How far can storytellers go in their attempts to revise history? Shashi Tharoor, Lok Sabha MP and author of Inglorious Empire: What the British did to India (2017), says that while he hasn’t watched Bridgerton, he has, for long, had a problem with the “gauzy romanticism” with which the British like to view the colonial era. He says, “It wasn’t all tea parties and croquet on the lawn… Colonialism rested on the cruel edifice of racism and exploitation, and to gloss over that is rank dishonesty… Colour was an indistinguishable factor governing the way people were perceived and treated, well into the middle of the twentieth century.”
Perhaps, Kate invents masala tea in this fantasy Bridgerton. And while she is welcomed here, historically, things were not easy for Indian women in elite British circles. Arup K Chatterjee, professor at OP Jindal Global University and author of Indians in London: From the Birth of the East India Company to Independent India (2021), says that Indian wives, begums and mistresses who travelled with Europeans to London led relatively unfortunate lives compared to the men. He says, “Indian or Indian-origin women in Britain were unremittingly yoked to their racial identity and their ability to imbibe ‘Englishness’ by virtue of mimicry of English manners and contracting expedient romantic alliances, preferably with EIC officials and soldiers.” These didn’t always guarantee successful integration.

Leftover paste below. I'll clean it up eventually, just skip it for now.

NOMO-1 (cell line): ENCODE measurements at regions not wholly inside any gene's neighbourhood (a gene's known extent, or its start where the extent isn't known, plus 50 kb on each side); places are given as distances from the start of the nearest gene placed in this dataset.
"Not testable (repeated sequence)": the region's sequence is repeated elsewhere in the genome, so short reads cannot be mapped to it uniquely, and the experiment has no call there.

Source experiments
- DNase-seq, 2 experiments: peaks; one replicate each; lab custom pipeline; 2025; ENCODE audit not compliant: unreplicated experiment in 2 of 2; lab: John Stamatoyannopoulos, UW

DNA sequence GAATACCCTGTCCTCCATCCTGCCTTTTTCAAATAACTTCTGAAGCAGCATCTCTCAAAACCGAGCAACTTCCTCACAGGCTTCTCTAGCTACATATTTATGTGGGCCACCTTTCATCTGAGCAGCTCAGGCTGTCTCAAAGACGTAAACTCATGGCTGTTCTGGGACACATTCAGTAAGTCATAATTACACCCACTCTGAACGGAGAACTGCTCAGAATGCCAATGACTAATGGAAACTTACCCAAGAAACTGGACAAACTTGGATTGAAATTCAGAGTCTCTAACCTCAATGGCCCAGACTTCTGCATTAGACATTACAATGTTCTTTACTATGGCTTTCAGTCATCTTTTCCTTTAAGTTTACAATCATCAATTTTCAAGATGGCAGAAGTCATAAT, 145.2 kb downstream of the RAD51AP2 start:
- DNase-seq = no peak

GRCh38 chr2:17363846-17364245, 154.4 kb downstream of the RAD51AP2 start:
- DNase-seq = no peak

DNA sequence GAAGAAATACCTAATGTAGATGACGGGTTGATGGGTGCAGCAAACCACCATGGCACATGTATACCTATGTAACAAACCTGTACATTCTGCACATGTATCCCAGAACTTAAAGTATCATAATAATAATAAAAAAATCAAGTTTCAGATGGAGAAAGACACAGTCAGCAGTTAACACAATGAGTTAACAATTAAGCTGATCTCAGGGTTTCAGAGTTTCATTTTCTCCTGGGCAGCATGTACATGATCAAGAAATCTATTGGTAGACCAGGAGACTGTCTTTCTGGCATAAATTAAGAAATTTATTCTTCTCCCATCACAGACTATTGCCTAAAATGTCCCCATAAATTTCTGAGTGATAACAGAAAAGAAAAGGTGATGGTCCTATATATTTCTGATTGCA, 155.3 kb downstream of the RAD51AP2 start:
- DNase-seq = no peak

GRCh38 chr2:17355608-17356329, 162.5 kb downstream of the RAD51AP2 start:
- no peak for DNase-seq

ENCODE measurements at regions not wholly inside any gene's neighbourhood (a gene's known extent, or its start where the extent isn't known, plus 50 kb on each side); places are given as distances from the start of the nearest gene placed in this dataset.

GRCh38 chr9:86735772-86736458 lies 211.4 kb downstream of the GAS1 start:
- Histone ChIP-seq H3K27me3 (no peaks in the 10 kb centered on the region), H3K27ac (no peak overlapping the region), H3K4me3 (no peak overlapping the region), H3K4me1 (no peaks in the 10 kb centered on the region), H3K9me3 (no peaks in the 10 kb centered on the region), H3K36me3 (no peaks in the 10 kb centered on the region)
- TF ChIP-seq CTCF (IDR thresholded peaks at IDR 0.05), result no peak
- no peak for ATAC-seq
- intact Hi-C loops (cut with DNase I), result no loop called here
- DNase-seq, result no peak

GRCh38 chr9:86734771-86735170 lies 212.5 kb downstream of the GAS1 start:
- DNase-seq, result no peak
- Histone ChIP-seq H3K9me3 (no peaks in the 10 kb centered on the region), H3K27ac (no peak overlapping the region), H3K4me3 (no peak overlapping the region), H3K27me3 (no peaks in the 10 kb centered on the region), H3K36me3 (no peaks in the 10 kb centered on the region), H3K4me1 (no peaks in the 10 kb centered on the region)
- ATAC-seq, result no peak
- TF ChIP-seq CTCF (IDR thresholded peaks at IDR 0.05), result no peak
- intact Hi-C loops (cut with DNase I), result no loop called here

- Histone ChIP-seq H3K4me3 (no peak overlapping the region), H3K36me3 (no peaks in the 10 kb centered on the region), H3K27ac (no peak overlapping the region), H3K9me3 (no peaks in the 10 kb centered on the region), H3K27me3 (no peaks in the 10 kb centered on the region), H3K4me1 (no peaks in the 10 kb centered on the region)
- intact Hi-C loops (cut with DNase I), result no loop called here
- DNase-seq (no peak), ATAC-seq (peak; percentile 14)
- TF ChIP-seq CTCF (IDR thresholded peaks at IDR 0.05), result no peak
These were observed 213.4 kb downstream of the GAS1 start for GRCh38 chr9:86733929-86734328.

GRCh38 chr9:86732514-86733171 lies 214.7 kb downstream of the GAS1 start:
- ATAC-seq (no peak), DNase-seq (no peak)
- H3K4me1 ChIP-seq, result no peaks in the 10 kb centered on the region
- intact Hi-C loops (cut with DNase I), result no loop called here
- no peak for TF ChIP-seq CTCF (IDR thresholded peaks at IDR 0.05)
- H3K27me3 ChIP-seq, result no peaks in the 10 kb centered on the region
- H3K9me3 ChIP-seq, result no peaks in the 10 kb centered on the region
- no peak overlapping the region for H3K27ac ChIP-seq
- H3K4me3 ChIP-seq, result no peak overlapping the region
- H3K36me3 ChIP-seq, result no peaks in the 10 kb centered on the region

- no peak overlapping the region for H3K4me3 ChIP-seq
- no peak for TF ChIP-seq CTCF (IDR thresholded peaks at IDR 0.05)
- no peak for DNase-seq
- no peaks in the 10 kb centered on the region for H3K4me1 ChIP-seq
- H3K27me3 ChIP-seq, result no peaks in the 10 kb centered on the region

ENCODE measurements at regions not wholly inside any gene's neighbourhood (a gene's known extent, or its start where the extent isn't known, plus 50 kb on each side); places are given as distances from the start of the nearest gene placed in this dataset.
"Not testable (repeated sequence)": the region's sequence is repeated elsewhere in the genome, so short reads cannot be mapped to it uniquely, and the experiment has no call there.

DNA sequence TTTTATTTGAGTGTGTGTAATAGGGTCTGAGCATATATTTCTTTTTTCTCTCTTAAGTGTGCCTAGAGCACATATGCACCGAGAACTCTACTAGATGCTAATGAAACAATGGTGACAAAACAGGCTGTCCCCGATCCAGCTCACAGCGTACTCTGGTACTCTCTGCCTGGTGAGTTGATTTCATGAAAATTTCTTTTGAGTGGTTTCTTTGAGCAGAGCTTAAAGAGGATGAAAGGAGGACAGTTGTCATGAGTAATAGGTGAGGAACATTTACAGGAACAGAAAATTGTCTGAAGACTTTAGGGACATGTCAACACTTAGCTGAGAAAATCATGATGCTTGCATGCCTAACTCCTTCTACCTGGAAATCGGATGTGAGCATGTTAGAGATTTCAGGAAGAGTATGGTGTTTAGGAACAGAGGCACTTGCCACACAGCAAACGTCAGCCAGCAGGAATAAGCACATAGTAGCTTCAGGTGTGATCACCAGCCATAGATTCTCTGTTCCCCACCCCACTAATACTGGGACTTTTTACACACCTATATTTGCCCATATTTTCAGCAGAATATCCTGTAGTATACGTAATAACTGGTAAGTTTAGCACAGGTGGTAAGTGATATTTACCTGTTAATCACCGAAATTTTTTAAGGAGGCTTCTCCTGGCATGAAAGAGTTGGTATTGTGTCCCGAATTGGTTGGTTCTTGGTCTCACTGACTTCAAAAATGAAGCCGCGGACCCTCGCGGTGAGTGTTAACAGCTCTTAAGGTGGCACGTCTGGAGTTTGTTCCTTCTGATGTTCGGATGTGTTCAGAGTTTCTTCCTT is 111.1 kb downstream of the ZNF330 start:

Chatterjee cites the example of Halima Begum of Awadh, who travelled with a French mercenary soldier General Benoît de Boigne in 1796 and began living in London, rechristened as Helene Benoit or Bennett. Her husband left her for the daughter of an exiled French ambassador. Eventually, she retired to Sussex, where she lived the rest of her life on a small pension arranged by friends. She carried on with a few vestiges of her bygone begumhood, one of them being the habit of smoking hookahs. Yet, she was generally regarded as a pious Catholic woman — having converted to her husband’s religion before marriage. It has been speculated that the Romantic poet Percy Bysshe Shelley saw her roaming about St Leonard’s Forest as a “Black Princess”.